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quinta-feira, 10 de janeiro de 2019

How Switched Mode Power Supply Works - SMPS - ATX

How Switched Mode Power Supply Works - SMPS - ATX

Clique Aqui: Versão em português

ATX Switched-Mode Power Supplies have some interesting features when compared to standard Switched Mode Power Supply (SMPS).

In the ATX power supply, there are different output voltages: + 12V, + 5V, + 3.3V, -12V, -5V and 5VSB. There are some variations on these types of Power Supply, but in the general context, the pattern is this.

The way SMPS work is pretty much the same.
They control the output voltage by opening and closing the switching circuit so as to maintain the opening and closing time of this circuit, IE the width of the pulses and their frequencies, to obtain the desired voltage.

There are separate processes for everything to work smoothly.

So let's see the modular diagram to unravel steps of these processes, so that we can step by step understand.

This is the block in modules divided by steps, to improve our understanding.

There are 10 basic steps to running an ATX power supply, there are other underlying modules that are intrinsic in the steps, but, we'll not go as deep as it would be extremely great this Blogger, for those who want to watch the explanatory video with details on our channel from YouTube.

So let's understand these steps:

Step 1 - Transient Filter

It is by this stage that the voltage coming from your network, whether 110 or 220V AC should enter.
Transient Filter

This voltage goes through a basic protection, the fuse, that if some step ahead short, the fuse opens, avoiding to burst everything ahead, and in the same line, we have the NTC (Negative Temperature Coefficient), It's a surge current limiter, in series with the electric circuit,

In it the value of ohmic resistance decreases as its temperature rises, its initial resistance is approximately 15 Ohms, which we can understand by the Ohms' law, the advantages one has in using it in series, after the power supply switches it on lowers its resistance to approximately 0.5 Ohms.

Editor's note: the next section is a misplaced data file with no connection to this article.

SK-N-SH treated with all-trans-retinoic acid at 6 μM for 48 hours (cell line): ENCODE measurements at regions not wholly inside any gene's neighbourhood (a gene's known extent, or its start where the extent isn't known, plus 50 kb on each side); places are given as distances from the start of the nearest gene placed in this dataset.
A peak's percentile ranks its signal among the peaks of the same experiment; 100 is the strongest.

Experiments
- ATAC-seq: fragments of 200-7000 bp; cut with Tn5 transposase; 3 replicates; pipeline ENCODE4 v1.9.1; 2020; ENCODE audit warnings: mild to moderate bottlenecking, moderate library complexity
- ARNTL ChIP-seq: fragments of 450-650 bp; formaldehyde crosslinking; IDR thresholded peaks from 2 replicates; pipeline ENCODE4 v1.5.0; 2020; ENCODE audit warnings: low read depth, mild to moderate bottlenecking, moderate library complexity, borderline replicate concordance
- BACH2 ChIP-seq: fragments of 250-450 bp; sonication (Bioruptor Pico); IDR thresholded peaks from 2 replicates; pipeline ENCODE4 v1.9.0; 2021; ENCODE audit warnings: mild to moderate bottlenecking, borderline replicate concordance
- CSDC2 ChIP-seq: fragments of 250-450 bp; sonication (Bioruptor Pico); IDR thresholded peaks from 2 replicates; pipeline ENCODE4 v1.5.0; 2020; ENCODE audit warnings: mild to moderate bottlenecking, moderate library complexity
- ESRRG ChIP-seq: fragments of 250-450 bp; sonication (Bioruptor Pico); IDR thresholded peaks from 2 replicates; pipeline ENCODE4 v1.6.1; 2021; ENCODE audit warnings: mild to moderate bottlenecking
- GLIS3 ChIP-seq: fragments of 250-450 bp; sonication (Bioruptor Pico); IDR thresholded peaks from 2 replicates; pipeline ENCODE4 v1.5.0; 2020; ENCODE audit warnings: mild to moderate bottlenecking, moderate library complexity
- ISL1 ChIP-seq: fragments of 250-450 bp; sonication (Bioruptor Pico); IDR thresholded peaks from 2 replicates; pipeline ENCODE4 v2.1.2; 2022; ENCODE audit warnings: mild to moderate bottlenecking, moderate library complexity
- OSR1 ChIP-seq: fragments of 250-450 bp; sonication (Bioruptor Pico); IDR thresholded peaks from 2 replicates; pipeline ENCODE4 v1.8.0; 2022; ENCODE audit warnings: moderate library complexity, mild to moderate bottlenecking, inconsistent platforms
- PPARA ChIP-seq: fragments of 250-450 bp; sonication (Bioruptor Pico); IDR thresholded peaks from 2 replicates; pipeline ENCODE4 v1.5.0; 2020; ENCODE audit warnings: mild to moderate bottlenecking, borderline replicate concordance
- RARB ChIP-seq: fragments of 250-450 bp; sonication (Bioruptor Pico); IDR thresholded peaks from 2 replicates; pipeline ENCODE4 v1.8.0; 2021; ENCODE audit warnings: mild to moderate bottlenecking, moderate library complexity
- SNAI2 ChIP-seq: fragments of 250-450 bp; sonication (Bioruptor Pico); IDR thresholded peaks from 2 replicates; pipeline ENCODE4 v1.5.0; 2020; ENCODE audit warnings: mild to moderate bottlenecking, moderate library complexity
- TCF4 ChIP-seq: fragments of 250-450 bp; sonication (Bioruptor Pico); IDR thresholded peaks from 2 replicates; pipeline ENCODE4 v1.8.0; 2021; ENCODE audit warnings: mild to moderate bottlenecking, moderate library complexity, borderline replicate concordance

EMI filters also exist, these are used to avoid high frequency noise and a huge amount of harmonics generated by the switches that can propagate through the electrical network and cause interference in nearby electronic equipment.

Step 2 - Primary Rectification

Primary Rectification
In this stage we find the rectifier bridge, or an arrangement formed by four common diodes, which has the function of rectifying a full-wave voltage, that is, rectifying an alternating electric current (AC), transforming it into a continuous electric current ( A.D).

Step 3 - Filtration

After rectification, the DC signal, Riples (which are small variations, the capacitors are responsible for the filtering and stabilization IE, decrease of these Riples, in the rectified voltage, this voltage rises to something around 300V, which are used in the power switches, this part is fundamental to the correct stabilization of the source especially if its source is of high power.

Step 4 - Power Switches

Power Switches
These switches can be Bipolar Power Transistors such as MOSFETs, or any other type, but they differ from ordinary transistors, by the type of operation in which these transistors work, these switching transistors dissipate less power than a common working transistor in a linear source because they work as a switch on / off at high speeds, depending on the design of the source, they suffer variations that are usually between 20Khz to 100kHz, they are directly responsible for the output voltage, and stability of that voltage, through of the commands received by the Control Circuit.